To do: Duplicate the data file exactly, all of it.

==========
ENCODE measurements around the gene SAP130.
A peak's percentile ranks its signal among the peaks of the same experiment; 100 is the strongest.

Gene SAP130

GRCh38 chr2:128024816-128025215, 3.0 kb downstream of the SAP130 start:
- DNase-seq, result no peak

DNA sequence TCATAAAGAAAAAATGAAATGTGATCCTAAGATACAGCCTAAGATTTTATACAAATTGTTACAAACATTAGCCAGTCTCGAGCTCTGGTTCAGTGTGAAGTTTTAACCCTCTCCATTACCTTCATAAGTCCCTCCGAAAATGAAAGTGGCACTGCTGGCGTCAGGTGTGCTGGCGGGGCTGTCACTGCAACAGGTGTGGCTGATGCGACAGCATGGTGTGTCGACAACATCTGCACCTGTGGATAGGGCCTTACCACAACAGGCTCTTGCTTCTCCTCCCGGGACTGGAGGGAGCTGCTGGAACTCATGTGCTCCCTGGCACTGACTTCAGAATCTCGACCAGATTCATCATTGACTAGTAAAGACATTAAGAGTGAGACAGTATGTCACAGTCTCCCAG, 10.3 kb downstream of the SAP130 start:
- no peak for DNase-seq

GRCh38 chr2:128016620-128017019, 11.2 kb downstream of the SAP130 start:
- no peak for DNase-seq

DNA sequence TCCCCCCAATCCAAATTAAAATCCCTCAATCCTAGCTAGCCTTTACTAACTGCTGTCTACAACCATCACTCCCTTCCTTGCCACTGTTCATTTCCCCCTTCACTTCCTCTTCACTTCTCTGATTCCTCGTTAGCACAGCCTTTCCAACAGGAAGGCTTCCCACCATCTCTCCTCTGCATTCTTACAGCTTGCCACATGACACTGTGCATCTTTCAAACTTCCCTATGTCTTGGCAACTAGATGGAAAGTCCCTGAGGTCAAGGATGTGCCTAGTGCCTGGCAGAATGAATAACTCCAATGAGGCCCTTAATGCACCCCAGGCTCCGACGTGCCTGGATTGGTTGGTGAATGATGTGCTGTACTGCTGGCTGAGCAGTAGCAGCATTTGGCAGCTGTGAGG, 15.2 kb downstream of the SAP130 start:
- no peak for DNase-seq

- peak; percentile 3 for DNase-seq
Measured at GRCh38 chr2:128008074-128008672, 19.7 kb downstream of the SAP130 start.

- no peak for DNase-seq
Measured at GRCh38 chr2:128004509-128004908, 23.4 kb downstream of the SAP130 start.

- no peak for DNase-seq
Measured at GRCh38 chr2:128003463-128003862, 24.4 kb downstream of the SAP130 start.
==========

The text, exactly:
ENCODE measurements around the gene SAP130.
A peak's percentile ranks its signal among the peaks of the same experiment; 100 is the strongest.

Gene SAP130

GRCh38 chr2:128024816-128025215, 3.0 kb downstream of the SAP130 start:
- DNase-seq, result no peak

DNA sequence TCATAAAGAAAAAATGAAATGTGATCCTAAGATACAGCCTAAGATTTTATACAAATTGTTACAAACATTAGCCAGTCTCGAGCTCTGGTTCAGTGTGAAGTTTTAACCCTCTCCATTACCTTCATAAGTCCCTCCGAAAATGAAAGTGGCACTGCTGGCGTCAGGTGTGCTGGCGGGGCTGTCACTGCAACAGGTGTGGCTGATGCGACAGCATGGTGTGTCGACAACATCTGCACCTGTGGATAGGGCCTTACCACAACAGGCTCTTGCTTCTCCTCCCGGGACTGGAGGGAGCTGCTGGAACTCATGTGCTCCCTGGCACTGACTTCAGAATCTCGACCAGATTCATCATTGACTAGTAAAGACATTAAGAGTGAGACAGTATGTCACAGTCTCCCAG, 10.3 kb downstream of the SAP130 start:
- no peak for DNase-seq

GRCh38 chr2:128016620-128017019, 11.2 kb downstream of the SAP130 start:
- no peak for DNase-seq

DNA sequence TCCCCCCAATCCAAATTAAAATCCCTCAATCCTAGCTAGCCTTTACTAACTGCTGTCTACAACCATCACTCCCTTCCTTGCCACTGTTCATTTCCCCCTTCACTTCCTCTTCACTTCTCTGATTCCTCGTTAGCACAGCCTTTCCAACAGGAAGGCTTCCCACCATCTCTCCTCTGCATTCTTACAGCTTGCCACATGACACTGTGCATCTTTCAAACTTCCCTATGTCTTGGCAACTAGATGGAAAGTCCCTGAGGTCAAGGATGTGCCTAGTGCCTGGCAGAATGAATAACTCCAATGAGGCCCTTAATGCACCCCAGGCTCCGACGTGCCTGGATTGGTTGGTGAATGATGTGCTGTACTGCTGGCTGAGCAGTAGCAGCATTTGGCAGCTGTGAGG, 15.2 kb downstream of the SAP130 start:
- no peak for DNase-seq

- peak; percentile 3 for DNase-seq
Measured at GRCh38 chr2:128008074-128008672, 19.7 kb downstream of the SAP130 start.

- no peak for DNase-seq
Measured at GRCh38 chr2:128004509-128004908, 23.4 kb downstream of the SAP130 start.

- no peak for DNase-seq
Measured at GRCh38 chr2:128003463-128003862, 24.4 kb downstream of the SAP130 start.